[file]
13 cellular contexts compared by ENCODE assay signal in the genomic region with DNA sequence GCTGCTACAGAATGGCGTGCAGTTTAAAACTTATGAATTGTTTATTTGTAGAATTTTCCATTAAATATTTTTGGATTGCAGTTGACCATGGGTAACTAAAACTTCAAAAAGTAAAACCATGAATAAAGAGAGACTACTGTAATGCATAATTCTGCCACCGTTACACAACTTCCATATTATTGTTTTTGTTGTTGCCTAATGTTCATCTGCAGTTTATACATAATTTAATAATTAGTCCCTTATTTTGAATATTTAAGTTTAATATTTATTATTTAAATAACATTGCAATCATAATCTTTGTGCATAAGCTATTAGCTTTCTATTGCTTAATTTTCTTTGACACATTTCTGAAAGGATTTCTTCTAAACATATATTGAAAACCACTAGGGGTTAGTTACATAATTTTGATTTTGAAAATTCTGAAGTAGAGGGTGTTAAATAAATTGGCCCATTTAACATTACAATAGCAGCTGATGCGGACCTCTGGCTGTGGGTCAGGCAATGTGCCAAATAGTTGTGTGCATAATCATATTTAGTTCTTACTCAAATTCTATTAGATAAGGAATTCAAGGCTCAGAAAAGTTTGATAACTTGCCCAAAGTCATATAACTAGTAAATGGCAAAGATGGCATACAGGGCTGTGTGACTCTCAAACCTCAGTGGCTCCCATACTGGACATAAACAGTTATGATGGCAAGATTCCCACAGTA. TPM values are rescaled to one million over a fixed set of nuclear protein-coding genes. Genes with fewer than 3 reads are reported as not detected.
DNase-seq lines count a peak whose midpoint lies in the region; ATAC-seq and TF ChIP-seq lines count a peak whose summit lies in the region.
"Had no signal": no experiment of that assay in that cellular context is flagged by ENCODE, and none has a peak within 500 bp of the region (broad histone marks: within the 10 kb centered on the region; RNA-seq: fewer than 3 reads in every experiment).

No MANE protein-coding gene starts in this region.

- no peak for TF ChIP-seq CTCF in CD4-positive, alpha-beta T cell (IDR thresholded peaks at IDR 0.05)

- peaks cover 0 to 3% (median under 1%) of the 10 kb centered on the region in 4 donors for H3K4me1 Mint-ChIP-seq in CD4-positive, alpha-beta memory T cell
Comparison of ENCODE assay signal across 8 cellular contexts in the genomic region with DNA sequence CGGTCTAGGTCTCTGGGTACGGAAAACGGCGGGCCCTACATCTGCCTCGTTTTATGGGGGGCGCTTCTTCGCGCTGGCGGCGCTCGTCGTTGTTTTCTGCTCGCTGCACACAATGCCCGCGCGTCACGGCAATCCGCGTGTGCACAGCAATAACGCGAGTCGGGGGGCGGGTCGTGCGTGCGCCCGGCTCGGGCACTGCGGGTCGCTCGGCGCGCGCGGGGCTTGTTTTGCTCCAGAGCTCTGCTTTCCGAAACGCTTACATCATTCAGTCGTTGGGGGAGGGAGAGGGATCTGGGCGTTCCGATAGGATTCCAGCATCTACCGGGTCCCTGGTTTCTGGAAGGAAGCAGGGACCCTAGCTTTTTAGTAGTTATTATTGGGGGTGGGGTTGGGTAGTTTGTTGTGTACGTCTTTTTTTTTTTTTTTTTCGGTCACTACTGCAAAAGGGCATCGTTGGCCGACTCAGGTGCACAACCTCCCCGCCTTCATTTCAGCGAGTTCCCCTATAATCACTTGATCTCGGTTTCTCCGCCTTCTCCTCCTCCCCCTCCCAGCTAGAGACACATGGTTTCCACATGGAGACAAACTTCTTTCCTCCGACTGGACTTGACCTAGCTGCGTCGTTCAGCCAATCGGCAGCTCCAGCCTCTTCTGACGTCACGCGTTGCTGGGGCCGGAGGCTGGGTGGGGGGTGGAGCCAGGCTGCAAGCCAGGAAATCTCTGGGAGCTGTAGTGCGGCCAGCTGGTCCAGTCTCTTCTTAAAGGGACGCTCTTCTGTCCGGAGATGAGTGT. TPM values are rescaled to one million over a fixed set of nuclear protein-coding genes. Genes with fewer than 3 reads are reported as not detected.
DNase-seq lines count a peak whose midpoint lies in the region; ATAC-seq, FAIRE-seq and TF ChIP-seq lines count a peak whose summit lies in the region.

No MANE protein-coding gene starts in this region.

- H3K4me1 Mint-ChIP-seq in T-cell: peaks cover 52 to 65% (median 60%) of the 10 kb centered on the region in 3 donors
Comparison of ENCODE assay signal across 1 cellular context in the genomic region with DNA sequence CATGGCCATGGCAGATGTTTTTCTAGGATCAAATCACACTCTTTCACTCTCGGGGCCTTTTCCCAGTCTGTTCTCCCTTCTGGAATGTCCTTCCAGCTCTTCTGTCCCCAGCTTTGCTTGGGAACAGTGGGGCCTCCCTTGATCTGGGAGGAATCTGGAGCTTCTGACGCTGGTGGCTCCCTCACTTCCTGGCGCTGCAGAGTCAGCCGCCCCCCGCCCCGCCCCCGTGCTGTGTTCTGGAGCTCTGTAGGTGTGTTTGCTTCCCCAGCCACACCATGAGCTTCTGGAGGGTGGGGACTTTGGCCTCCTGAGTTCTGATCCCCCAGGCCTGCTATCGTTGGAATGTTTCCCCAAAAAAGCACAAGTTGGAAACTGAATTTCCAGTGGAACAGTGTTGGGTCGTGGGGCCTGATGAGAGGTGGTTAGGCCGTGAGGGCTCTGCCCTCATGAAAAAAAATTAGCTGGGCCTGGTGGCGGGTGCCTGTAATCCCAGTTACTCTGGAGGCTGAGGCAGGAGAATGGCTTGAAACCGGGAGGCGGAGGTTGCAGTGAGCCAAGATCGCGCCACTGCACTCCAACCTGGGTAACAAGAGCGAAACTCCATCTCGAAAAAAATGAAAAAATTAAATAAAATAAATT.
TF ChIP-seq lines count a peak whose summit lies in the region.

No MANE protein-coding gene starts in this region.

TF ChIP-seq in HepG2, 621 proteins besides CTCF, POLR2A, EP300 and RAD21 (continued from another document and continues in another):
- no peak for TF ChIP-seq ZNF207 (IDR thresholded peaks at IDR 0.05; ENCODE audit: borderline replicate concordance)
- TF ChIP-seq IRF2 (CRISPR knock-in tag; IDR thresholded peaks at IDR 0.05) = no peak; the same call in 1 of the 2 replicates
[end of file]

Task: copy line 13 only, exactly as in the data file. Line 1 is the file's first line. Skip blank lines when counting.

No MANE protein-coding gene starts in this region.